Human Biology, 15th Edition
Goals of the Fifteenth Edition
Humans are a naturally inquisitive species. As children, we become fascinated with life at a very early age. We want to know how our bodies work, why there are differences, and similarities, between ourselves and the other children around us. In other words, at a very early age, children are acting like biologists.
In many ways, today’s students in the science classroom face some of the same challenges their parents did decades ago. The abundance of new terms often overwhelms even the best prepared student, and the study of biological processes and methods of scientific thinking may convince some students that “science isn’t their thing.” The study of human biology creates an opportunity for teachers to instruct their students using the ultimate model organism—their own bodies. Whether this is their last science class or the first in a long career in allied health, the study of human biology is pertinent to everyone.
There are also challenges that are unique to the modern classroom. Today’s students are being exposed, almost on a daily basis, to exciting new discoveries and insights that, in many cases, were beyond our predictions even a few short years ago. It is our task, as instructors, not only to make these findings available to our students, but to enlighten students as to why these discoveries are important to their lives and society. At the same time, we must provide students with a firm foundation in those core principles on which biology is founded, and in doing so, provide them with the background to keep up with the many discoveries still to come.
In addition, this revision of Human Biology, Fifteenth Edition, had the following goals:
1. Updating of chapter openers, featured readings, and Connections content to focus on issues and topics important to this generation of students
2. Utilization of the data from the LearnSmart adaptive learning platforms to identify content areas within the text that students demonstrated difficulty in mastering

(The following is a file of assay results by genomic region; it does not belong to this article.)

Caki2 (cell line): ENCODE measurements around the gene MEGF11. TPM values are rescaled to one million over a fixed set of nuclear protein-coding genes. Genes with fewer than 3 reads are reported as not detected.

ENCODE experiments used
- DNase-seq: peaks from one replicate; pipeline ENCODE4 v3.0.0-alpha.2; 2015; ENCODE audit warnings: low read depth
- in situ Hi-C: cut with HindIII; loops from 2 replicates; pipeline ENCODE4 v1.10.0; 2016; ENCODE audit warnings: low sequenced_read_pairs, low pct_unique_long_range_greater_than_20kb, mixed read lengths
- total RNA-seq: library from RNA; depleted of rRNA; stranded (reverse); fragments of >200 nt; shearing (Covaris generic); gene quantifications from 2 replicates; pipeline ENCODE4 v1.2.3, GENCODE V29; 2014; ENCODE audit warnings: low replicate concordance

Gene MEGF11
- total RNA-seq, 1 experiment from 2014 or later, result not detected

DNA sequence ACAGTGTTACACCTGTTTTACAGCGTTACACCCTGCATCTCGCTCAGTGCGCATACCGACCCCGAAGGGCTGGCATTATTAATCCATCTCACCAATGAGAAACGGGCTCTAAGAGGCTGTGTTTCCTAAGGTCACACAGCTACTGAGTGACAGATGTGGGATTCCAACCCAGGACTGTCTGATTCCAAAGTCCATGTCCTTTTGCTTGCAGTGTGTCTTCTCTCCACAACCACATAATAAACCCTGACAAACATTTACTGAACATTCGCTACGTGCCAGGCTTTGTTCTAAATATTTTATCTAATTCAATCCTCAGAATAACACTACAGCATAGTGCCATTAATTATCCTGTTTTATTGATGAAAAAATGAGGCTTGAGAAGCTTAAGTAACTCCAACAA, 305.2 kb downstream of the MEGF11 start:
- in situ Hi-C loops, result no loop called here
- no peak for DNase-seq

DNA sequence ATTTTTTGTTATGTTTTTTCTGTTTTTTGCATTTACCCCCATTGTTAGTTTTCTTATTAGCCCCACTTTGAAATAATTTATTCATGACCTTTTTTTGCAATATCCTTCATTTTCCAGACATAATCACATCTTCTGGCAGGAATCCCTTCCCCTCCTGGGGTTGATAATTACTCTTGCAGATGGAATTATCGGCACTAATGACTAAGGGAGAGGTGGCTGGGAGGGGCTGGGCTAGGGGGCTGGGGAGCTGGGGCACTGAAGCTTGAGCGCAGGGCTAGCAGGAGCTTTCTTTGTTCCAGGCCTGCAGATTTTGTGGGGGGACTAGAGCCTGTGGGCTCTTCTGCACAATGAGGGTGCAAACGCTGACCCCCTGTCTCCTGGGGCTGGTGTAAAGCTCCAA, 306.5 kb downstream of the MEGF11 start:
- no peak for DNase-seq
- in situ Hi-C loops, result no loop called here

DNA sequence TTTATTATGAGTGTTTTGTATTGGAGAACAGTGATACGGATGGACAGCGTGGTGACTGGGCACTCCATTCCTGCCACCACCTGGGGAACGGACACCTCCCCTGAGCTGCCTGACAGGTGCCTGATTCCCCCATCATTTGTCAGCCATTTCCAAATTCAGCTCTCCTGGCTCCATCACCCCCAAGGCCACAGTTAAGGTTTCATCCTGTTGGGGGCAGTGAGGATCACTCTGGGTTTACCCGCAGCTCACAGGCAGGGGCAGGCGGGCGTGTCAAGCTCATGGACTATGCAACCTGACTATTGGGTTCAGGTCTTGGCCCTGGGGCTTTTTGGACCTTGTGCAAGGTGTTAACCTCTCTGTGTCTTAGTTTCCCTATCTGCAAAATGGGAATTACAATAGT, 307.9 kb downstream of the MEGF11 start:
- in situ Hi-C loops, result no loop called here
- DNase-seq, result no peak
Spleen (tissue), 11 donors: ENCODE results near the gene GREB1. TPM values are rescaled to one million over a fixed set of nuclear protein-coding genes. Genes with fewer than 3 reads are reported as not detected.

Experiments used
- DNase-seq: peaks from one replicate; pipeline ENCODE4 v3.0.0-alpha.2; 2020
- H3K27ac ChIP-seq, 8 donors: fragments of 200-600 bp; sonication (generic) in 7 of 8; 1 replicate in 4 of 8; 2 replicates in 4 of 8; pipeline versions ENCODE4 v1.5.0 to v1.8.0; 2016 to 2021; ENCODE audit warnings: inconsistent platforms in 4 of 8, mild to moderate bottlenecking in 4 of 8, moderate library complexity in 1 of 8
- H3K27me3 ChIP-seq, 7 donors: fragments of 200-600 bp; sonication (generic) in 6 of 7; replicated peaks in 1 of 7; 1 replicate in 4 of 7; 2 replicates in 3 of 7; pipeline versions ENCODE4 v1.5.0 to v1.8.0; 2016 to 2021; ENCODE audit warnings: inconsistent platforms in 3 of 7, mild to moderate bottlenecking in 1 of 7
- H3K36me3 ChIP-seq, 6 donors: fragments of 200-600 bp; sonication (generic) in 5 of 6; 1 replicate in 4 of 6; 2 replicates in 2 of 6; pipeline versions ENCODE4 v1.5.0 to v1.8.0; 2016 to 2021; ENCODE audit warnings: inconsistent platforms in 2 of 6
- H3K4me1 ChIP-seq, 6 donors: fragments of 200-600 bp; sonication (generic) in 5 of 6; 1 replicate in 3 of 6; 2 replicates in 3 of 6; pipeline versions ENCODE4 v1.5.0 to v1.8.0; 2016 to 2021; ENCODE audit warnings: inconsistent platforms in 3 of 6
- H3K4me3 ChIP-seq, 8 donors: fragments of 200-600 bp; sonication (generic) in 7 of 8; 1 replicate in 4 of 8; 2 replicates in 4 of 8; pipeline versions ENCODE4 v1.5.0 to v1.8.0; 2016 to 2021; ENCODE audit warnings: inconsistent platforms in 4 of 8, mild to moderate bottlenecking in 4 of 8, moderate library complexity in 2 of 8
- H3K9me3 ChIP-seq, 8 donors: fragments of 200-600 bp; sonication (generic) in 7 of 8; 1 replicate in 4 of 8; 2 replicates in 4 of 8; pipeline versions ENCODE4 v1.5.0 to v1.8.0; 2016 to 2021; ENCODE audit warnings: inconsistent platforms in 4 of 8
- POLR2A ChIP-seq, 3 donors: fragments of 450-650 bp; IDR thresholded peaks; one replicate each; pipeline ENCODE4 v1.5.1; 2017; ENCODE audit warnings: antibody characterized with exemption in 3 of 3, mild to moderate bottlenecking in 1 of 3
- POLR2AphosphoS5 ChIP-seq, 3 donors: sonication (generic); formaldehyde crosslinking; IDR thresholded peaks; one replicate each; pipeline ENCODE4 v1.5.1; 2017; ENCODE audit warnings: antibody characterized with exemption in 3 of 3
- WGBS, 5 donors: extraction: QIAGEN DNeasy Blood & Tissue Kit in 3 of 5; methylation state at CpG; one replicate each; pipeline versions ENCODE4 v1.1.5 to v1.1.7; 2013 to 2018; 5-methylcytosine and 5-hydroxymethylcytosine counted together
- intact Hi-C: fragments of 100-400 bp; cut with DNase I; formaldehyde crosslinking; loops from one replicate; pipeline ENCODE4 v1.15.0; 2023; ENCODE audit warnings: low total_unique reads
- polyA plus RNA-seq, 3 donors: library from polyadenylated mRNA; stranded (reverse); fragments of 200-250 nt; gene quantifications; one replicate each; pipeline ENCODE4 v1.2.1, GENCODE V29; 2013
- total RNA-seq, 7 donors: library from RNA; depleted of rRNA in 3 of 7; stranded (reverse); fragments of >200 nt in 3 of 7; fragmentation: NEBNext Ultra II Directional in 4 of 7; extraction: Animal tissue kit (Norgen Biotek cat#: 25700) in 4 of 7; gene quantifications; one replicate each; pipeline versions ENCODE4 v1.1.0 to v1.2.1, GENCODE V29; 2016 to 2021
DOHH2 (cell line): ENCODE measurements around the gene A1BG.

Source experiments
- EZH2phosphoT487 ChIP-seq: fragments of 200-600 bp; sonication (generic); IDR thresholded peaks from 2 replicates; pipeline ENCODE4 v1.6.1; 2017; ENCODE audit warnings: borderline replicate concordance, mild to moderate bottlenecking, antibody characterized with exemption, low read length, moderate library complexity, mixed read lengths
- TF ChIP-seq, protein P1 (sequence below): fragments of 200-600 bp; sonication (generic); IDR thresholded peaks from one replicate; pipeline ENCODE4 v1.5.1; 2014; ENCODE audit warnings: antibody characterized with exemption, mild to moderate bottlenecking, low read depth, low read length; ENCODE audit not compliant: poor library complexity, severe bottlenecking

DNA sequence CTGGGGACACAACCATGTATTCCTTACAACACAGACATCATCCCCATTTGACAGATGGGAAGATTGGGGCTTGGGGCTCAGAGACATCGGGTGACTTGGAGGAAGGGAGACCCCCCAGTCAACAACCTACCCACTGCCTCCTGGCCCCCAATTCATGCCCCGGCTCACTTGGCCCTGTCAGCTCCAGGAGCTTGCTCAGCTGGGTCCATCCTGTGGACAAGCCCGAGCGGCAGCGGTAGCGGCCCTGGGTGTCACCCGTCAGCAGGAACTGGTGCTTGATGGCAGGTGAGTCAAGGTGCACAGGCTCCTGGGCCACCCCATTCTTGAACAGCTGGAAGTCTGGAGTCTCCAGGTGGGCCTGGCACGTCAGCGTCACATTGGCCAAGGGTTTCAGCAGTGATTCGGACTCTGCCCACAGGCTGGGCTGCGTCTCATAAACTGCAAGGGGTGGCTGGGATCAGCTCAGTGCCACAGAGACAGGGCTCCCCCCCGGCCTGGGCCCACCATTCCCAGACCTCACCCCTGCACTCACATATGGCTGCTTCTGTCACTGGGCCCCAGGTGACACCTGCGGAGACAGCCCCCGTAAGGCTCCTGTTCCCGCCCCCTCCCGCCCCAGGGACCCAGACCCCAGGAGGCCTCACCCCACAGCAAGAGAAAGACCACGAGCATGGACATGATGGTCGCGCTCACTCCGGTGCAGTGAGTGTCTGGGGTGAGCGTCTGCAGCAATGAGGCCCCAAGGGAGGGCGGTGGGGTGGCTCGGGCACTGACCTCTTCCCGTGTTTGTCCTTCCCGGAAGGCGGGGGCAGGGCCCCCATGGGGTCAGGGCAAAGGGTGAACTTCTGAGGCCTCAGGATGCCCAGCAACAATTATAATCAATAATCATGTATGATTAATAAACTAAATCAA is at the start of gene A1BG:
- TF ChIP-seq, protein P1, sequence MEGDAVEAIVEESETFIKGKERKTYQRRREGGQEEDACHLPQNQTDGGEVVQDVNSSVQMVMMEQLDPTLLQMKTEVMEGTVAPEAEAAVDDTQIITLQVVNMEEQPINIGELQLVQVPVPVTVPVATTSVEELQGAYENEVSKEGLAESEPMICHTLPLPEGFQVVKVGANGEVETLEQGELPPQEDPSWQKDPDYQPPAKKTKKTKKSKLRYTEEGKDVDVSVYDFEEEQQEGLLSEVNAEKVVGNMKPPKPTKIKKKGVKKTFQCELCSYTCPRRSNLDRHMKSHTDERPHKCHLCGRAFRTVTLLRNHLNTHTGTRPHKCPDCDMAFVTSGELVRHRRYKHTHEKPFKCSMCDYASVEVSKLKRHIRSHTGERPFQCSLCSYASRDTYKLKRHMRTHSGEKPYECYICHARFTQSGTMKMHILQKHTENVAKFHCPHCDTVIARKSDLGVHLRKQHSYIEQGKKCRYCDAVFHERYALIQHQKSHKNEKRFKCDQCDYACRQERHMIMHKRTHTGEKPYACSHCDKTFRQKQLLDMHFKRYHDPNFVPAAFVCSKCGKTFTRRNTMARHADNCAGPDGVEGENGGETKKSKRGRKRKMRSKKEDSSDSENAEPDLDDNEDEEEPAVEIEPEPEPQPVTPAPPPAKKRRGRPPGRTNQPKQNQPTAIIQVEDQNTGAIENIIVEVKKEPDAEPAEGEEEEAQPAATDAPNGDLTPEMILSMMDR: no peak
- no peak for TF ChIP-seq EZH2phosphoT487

3. Refinement of digital assets to provide a more effective assessment of learning outcomes to enable instructors in the flipped, online, and hybrid teaching environments
4. Development of a new series of videos and websites to introduce relevancy and engage students in the content
The use of real world examples to demonstrate the importance of biology in the lives of students is widely recognized as an effective teaching strategy for the introductory biology classroom. Students want to learn about the topics they are interested in. The development of relevancy-based resources is a major focus for the authors of the Mader series of texts. Some examples of how we have increased the relevancy content of this edition include:
∙ A series of new chapter openers to introduce relevancy to the chapter. The authors chose topics that would be of interest to a nonscience major, and represent what would typically be found on a major news source.
∙ The development of new relevancy-based videos, BioNow, that offer relevant, applied classroom resources to allow students to feel that they can actually do and learn biology themselves.
∙ A website, RicochetScience.com, managed by Dr. Windelspecht, that provides updates on news and stories that are interesting to nonscience majors. The Biology101 project links these resources to the major topics of the text. The site also features videos and tutorial animations to assist the students in recognizing the relevancy of what they are learning in the classroom.
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|September 25, 2017|
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